Novel Journey 2: In which the author commences

House Beach, Dacozy Resort, Moalboal
I have spent years trying to come up with the first sentence and following paragraphs for the novel. I have tried every voice, even an idea of letting a group of animals sit around a camp-fire and tell the story of my human protagonists.

This morning I deleted about 2,000 words of an introduction written six months ago in favour of rewriting the second chapter. This works and captures the narrative feel I want from the beginning.

The tools of writing are simple: time, space, concentration. The latter is always in short supply. Commercial articles are hard enough. Writing for myself … so I’m not surprised I only managed at 1,100 word count today. I spent most of the time revising and improving continuity.

I changed the gender of one character, because it worked better. And – after an evening spent studying battery technology (and, please, do look up metal-air batteries, you’ll be astonished) – realised that my village can have significantly better technology than I originally allowed.

I’m very pleased about this. Sure, it involved a fair amount of work fixing and changing the layout of the town and its economy, but energy economics are critical to certain choices made by characters. I had limited my village to very poor options purely for fear of giving myself too many problems to explain away. Those are now solved.

As for my office … well, that’s the view. I sit in the tiny restaurant at the Dacozy Resort where I’m staying, enjoying the solitude and watching the ocean. Writing involves a lot of fanciful staring at the ceiling. In this case, local snorkelers apparently catching tropical fish for the aquarium market.

In the image you can see boats tied up. They have dropped anchor directly on the edge of the reef, with the drop-off at that point. The heavy metal has simply smashed the hard corals where it has landed. The reef is in fair condition, but not great – I saw a few “Finding Nemos” as well as neon blue fish and a sea snake – however I’m sure it is significantly better than back at the village where most of the diving boats are tied up. That area sees a constant lugging of diving equipment onto the boats and the traffic of people and boats. A good reason to go out to the smaller atolls to view reefs in relative isolation.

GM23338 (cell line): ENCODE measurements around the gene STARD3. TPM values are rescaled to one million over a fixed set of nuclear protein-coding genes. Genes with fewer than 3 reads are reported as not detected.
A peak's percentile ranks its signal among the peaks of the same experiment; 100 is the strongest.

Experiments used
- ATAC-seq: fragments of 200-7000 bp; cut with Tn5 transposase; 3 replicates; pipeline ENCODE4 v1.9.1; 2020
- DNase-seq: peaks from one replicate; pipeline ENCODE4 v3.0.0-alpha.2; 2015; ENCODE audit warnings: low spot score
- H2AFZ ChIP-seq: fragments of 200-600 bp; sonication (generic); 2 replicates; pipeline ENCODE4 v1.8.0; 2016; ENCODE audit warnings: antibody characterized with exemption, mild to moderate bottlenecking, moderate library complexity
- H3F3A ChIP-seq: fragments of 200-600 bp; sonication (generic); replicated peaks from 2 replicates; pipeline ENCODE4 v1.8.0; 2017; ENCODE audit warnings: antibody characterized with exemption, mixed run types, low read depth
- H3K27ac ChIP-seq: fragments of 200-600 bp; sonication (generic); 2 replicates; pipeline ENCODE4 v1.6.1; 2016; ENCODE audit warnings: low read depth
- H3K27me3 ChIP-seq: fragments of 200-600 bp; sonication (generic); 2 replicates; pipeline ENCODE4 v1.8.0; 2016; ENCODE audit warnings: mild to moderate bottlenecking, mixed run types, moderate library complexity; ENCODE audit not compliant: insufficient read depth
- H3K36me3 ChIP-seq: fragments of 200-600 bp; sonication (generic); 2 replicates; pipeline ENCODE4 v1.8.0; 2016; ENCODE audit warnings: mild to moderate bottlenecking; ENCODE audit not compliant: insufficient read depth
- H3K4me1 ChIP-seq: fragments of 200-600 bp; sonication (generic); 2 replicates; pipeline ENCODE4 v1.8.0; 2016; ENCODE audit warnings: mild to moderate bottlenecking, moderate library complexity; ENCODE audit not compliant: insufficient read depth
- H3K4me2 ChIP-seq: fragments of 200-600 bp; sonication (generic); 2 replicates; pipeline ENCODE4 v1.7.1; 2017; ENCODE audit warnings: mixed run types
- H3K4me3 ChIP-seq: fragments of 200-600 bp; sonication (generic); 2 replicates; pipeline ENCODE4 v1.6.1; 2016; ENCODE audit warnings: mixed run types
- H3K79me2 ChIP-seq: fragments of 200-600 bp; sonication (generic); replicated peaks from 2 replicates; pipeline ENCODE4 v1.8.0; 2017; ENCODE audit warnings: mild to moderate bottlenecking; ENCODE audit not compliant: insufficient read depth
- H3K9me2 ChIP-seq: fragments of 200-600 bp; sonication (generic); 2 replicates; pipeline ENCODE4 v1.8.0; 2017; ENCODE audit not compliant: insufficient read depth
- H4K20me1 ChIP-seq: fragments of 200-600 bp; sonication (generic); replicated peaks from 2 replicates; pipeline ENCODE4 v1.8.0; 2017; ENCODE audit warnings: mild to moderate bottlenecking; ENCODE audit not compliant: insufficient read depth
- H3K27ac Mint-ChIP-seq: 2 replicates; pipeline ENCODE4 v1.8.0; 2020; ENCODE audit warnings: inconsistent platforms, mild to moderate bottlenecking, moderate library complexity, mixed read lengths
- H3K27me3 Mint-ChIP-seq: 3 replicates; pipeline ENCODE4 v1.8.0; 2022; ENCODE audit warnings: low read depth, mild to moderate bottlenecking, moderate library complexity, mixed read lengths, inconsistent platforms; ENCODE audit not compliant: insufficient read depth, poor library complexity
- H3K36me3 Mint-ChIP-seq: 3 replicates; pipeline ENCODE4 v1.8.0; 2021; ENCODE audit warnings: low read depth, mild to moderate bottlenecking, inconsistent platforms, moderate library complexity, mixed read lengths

The village is pleasant. The restaurants are good, although there are few tourists this out of season, and so the menus are limited to one or two items.

At least the monsoon is now moving away and the wind has dropped away.

Now to focus on ensuring I hit my 5,000 word target tomorrow.

4 replies »

  1. What I learned from writing long projects — master’s thesis, doctoral dissertation, a very long boring consultancy report, a few novels — is that management of material trumps virtually every other aspect of the work. Yes, characters count; so does plot; so does intellectual creativity. But accumulating the material needed with which to construct the work requires astonishingly arduous management of that material.

    • That I’m realising. I have several large books from the early 1900s written by colonial officers posted to Nigeria on local culture, cookbooks, clothing. And then documents and images of indigenous trees, animals, plus my own notes on what I saw, tasted and smelled while there. I have albums full of music.

      Then we get to the science. Everything must make sense. The book is only 150 years in the future. Everything then has to be stuff that is theoretically possible now. So I’m researching everything from battery technology to additive manufacturing. A recent work on DNA printing conversion to integrated circuit conversion has become important.

      Minor plot points which helped explain my character’s motivation (a war he joined as a young idealist) has become critical to explaining why the world is the way it is.

      So, yip, that material management 😉

      • You’re going at this from the same perspective favored by hard classical SF writers of the mid-century – scientific plausibility. Gibson and the cyberpunks turned that upside down. Not that didn’t care at all about scientific plausibility, but the genre (and most everything decent since) was driven instead by cultural plausibility.

        Worry about the story first. If you gloss the tech and science, fine. Let the reader’s imagination do some work for you.

        • Actually, I’m doing it all. I’ve got two complete societies, and the rest of the world as well. Both culture and technology have to work. A few plot points hinge on technology choices, so they have to be plausible. After that its all about the culture clash.